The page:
The FirebirdActress Angela Lansbury was chosen to host this story of a spring sprite and her friend, and elk. The elk stops for a drink at a spring, releasing the green spirit living within, who rejuvenates the cold, barren landscape. This annoys the Firebird, a demon of destruction who lives in a volcano. The Firebird uses its powers to burn down the forest, but the sprite and the elk survive. The elk then encourages the sprite to reverse the Firebird's actions once again and allow the forest to thrive. Why Lansbury was chosen to open this segment is a bit of a mystery, but this highly stylized sequence is very enjoyable and was inspired by the eruption of Mount St. Helens in Washington State in 1980 and the subsequent re-growth of the woodlands below. Compared to the concluding "Night on Bald Mountain" sequence in "Fantasia," this sequence is not as powerful, but it is a nice way to conclude "Fantasia 2000" with a "rising from the ashes" take on the "Phoenix" legend. Always nice to end on a positive note.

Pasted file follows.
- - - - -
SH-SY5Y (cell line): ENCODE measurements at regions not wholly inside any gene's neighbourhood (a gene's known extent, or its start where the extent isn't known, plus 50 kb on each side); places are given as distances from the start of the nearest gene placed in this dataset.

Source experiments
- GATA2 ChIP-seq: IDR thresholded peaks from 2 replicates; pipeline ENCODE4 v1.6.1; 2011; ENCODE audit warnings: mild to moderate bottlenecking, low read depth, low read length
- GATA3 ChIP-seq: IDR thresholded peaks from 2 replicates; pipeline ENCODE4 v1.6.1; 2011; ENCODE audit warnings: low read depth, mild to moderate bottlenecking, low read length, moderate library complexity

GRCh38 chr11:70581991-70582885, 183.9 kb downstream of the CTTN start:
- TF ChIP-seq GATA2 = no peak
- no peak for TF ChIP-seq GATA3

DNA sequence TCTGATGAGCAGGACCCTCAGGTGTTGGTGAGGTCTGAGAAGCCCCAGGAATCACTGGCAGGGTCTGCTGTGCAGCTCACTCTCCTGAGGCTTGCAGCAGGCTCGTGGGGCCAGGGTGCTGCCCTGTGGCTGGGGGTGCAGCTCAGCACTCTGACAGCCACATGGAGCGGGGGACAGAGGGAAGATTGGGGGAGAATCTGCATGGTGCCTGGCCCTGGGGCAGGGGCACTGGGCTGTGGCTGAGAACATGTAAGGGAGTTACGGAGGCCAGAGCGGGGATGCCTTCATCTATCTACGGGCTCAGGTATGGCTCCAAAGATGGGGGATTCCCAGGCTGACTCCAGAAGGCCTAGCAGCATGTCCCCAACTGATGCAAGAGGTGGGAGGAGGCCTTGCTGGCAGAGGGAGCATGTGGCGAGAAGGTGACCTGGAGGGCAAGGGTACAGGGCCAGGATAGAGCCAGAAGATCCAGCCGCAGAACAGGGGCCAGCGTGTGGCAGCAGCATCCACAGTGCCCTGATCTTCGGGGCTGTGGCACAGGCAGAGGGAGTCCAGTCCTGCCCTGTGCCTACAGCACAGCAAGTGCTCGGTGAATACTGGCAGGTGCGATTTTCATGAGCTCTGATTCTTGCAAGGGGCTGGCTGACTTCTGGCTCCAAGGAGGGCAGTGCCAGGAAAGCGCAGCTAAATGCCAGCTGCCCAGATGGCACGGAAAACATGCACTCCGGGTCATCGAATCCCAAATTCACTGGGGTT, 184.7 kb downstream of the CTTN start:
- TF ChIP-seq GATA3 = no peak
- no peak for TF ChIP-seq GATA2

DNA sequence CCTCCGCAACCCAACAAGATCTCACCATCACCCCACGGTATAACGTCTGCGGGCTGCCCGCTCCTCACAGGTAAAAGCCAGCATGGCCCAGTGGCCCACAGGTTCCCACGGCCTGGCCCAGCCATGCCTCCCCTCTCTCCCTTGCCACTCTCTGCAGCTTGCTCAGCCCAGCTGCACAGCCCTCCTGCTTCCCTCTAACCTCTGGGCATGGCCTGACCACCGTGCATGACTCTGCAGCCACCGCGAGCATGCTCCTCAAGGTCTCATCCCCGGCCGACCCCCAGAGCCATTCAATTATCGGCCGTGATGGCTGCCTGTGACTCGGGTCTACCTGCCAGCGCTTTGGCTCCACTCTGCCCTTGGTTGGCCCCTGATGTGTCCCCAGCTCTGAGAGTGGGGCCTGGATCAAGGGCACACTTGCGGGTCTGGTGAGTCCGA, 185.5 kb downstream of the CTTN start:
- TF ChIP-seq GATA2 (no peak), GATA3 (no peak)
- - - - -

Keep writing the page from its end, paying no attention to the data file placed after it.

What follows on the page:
|The elk in "The Firebird."|